Photo: James Bombales

The Canadian housing market started to warm up in March, as national home sales inched up 1.3 per cent month-over-month. But that bump in activity didn’t come from the markets you might expect.

Typically hot markets like Toronto and Vancouver continued to underperform in March, with GTA sales rising a mere 2.1 per cent, while Vancouver sales fell 8.6 per cent.

The cities that are starting to heat up? Montreal and Ottawa, which saw sales spikes of 5.1 and 22.1 per cent, respectively, last month.

Housing Market News Alerts

Sign up now for news alerts on the Canadian housing market

“Canadian housing markets are likely to remain under-pressure from the recent [new mortgage rules], higher mortgage rates, and in some cases provincial regulation,” writes TD senior economist Michael Dolega, in a recent note. “However, lower-priced markets where affordability is good should generally outperform in the current environment.”

According to Dolega, historically affordable markets like Montreal and Ottawa are able to dodge the majority of the effects of the mortgage stress test introduced earlier this year.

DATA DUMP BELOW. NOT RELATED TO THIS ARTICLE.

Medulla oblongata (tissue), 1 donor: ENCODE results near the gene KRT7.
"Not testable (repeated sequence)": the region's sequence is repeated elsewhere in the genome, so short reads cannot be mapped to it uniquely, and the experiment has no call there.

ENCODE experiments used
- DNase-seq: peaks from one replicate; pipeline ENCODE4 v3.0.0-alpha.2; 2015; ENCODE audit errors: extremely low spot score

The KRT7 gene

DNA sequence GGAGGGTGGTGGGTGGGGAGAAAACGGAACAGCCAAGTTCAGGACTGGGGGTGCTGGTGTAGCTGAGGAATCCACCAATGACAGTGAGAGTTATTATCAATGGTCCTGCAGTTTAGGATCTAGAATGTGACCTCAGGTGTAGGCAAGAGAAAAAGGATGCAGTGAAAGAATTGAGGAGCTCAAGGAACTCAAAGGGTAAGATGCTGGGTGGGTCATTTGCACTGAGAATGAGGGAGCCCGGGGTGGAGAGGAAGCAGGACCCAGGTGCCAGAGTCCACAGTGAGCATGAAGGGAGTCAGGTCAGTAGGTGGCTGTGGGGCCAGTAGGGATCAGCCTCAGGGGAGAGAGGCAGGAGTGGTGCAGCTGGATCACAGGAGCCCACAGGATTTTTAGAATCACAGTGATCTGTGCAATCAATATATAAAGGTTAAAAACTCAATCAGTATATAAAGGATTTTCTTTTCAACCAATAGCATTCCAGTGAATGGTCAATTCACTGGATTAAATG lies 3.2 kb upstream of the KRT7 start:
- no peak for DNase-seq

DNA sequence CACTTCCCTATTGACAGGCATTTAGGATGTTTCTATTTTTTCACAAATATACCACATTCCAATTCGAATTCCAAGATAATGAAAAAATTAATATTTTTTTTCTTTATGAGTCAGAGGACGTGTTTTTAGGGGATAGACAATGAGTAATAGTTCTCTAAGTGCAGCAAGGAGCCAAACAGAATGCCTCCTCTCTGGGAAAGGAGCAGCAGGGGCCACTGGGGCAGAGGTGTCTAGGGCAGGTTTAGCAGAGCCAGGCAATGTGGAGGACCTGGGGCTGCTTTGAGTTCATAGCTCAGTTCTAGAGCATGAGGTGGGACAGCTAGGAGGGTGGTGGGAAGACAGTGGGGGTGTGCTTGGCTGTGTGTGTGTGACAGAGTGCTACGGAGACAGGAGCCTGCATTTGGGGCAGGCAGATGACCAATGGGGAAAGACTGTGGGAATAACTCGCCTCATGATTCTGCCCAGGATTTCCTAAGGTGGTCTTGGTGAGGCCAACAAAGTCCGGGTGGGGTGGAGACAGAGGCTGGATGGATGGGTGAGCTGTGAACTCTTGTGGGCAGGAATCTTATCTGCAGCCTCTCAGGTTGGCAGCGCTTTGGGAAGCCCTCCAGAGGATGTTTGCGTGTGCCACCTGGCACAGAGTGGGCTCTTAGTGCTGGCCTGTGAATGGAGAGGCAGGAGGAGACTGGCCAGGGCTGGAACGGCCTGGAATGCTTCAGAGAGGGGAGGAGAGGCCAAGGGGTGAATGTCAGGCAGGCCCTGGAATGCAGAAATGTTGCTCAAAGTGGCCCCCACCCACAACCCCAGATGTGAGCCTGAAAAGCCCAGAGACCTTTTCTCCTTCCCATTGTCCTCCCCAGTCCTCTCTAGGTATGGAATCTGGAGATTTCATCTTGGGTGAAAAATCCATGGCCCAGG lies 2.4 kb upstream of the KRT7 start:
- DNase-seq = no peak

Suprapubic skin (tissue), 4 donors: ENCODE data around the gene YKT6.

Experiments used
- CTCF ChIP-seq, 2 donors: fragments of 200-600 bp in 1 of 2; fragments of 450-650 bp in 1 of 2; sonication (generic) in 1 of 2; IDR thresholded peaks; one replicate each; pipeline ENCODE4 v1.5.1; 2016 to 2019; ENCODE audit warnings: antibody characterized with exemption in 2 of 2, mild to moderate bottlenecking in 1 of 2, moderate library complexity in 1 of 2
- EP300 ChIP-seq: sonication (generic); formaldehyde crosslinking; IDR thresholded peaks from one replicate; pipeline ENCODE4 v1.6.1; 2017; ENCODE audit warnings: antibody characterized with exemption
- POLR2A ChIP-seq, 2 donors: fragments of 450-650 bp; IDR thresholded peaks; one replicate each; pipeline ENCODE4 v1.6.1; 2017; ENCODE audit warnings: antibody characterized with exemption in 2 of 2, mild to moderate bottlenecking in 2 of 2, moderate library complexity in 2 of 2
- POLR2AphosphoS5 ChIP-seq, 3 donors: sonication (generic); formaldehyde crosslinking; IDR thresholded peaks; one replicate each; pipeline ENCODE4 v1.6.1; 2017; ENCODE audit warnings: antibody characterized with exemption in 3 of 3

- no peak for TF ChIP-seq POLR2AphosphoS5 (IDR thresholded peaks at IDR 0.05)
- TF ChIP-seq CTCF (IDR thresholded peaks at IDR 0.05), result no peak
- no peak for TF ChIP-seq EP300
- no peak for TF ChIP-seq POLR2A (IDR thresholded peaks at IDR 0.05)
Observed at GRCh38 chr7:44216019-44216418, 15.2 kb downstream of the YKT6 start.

Montreal has already seen a sales increase of 7 per cent in the first quarter of the year, and is predicted to continue its strong performance into the spring. Ottawa home prices jumped 8 per cent year-over-year in March, with the average price of a low-rise home and a condo coming in at $447,600 and $275,600, respectively, according to data from the Ottawa Real Estate Board.

And according to BMO senior economist Sal Guatieri, both cities are being bolstered by a rise in Millennial demand, as young buyers seek out more affordable markets for their first home purchase.

“We expect Millennials to bolster other markets like Montreal and Ottawa, as those looking for better affordability consider options beyond Toronto and Vancouver,” he writes in a recent note.

Developments featured in this article

More Like This

Facebook Chatter